In Bilbao, Spain, this stunning early 19th century theatre had fallen into disrepair. The Theatre Champs Elysees, locally known as
The Chocolate Box, sat untouched through uncertain times. Luckily, architecture firm Santiago Fajardo, recognised the building's cry for help, and in 2003, in conjunction with a grant from the
General Society of Authors and Editors (SGAE), an agreement was signed with the city of Bilbao to the restore and rehabilitate the theatre. The design of the building is in the French Basque style; characteristics of this are evidenced in the main façade. Richly decorated, this piece of architecture is very important to the area, as it is one of the first examples of modernist design in Basque Country. The history and lifespan of the theatre has been tumultuous; in 1978 a bomb was planted inside, and subsequent years have resulted in budget cuts, and the stop and start of restoration. Knowing this, it comes as no surprise that this building has now been heritage listed.
In an attempt to return the theatre to its former glory, the following points were considered the most important during the restoration period: the main façade, the entrance hall, and the proscenium (the arch over the stage opening). From here, additional revenue raising features were added, such as a cafe, restaurant, multi-purpose space, classrooms and exhibition centre. So, with this history lesson complete, let's take a look inside and see how this stunning building was given the opportunity at a second chance.
Respecting the Art Nouveau style, the total reform of the theatre has included many changes. Not only has the internal volume been increased, but the overall height and width of the building grew also. The renovation added 2,300 square feet to the theatre, and now integrates the residential building to its rear.
The most important external factor is the main exterior façade, receiving the nickname the
pillbox. It highlights a great horseshoe shaped arch, which hugs the public entrance doors. The building itself was designed by Alfredo Acebal, but the motif we see here is the work of Basque Frenchman, Jean Batiste Darroguy, with ceramics completed by Daniel Zuloaga. Intricately decorated with fantastic animal and plant motifs, small hints at mythological creatures have been added into the mix too. The concrete for the external envelope was imported from England, with this grand artistic realisation being independent of the entire building.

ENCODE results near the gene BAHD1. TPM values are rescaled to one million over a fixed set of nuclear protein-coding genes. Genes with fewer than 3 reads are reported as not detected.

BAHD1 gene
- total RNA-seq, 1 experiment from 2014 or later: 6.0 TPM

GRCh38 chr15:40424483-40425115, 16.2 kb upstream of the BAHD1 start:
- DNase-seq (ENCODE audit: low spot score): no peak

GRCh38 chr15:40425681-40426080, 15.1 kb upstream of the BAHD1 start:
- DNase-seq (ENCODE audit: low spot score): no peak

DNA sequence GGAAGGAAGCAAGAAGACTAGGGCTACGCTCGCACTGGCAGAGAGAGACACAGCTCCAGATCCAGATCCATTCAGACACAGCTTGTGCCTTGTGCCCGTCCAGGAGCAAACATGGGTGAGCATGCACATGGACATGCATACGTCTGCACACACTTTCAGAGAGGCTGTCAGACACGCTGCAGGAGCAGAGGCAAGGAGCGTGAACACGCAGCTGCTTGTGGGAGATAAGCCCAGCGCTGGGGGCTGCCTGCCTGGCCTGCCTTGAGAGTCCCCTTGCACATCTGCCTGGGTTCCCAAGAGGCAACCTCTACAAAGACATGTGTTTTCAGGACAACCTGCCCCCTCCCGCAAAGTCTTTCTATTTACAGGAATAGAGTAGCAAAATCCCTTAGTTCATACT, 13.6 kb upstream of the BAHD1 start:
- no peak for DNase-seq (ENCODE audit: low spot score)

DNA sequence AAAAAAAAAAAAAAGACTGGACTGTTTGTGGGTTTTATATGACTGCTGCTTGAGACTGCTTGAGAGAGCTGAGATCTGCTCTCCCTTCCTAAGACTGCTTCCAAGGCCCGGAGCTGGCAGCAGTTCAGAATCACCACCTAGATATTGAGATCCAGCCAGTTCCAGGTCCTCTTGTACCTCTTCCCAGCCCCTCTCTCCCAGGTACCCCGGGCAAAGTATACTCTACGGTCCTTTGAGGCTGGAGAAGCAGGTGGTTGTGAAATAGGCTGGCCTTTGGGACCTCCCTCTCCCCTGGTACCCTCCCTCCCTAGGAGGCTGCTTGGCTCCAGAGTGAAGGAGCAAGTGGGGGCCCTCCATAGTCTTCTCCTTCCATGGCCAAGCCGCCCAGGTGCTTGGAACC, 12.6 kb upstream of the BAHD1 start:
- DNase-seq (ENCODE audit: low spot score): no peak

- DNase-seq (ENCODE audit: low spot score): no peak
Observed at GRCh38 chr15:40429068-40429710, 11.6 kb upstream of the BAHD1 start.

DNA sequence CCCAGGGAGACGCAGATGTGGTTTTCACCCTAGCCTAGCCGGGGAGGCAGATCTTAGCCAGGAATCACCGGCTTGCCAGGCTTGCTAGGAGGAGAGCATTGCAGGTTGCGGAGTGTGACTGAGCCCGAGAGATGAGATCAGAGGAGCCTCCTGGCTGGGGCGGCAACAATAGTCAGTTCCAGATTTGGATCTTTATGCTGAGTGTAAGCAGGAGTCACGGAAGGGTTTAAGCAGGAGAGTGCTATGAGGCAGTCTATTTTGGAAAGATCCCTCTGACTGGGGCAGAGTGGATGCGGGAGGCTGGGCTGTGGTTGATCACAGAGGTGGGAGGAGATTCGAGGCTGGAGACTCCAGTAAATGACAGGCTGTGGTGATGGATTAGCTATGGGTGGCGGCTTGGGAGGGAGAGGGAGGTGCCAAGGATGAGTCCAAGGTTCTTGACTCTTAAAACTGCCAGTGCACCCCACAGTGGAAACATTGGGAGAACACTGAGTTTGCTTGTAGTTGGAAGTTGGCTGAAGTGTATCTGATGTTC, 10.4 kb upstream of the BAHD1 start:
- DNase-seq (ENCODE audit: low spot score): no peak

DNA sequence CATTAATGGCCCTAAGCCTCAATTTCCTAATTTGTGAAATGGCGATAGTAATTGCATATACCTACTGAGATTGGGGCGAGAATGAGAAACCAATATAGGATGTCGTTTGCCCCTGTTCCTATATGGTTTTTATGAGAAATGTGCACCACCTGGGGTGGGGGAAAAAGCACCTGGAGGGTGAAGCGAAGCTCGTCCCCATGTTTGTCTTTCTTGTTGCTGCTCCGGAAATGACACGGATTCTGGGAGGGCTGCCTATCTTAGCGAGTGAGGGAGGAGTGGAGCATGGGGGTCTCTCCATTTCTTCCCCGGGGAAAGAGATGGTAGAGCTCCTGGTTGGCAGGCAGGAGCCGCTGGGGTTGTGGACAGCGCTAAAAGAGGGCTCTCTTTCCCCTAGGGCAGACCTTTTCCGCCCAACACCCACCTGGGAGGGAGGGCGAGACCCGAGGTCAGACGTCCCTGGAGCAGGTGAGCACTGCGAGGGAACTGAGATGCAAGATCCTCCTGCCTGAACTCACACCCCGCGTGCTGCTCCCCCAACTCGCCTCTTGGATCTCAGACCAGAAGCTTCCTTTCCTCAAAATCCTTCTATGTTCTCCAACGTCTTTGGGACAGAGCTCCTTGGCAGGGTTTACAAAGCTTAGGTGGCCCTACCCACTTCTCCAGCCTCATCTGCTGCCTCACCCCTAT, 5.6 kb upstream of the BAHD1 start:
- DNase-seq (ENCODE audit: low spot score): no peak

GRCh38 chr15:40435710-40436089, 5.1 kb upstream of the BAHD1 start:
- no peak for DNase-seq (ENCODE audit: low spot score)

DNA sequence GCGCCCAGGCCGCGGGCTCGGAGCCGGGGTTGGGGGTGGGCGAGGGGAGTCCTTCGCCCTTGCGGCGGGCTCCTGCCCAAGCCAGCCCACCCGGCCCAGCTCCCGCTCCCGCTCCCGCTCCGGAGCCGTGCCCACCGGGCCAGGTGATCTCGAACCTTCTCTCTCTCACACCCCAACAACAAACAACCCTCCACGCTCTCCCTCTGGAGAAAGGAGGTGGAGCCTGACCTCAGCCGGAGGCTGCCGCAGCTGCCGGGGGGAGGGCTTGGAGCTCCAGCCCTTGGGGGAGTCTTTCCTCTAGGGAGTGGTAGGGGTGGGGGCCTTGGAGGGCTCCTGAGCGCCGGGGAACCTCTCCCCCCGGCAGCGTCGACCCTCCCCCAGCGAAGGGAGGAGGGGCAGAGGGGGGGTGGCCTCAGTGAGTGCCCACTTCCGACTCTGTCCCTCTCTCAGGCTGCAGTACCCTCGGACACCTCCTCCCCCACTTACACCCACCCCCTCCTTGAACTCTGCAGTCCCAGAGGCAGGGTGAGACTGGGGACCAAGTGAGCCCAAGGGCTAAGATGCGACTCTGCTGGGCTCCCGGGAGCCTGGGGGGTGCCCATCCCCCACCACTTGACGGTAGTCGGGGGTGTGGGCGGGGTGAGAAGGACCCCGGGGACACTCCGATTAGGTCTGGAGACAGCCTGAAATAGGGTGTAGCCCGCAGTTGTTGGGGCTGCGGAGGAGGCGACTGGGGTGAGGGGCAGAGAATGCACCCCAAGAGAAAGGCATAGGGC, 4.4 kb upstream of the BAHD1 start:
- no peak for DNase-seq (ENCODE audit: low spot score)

On March 11, 2010, the theatre was reopened, and today is considered one of the most important spaces in Bilbao, as well as one of the most technically advanced in the entirety of Spain. The design of the main room has not been limited; in fact, all types of events including theatrical performances, concerts and even dinners can be held here. If you've had the pleasure of visiting Paris, you will notice that the inside of this theatre bares a stunning resemblance to quite a lot of the architecture there. Given that it was a trend, and the favoured style of the late 1800s—early 1900s, this comes as no surprise.
The main hall takes on the shape of a horseshoe arch, which is a subtle nod of agreement to the grand ceramic façade. In keeping with the Art Nouveau style, the hall is heavily decorated and ornamented with beams, columns, cornices and undulating lips of steel. The structure is supported by six pillars that are topped with palm-shaped half arches, leading into the wall or into the roof, ending at the dome.
The fifth floor houses a store front, whereby which we can see Bertendona Street and the surrounds of the area. The restaurant you see pictured, offers traditional and local cuisine, with a modern touch—paying homage to the modern, yet historically respected refurbishment of the building.
We hope you have enjoyed this look at a re-loved and re-purposed building. If this type of article was interesting to you, have a read of our restoration ideabook about a hotel in Edinburgh here.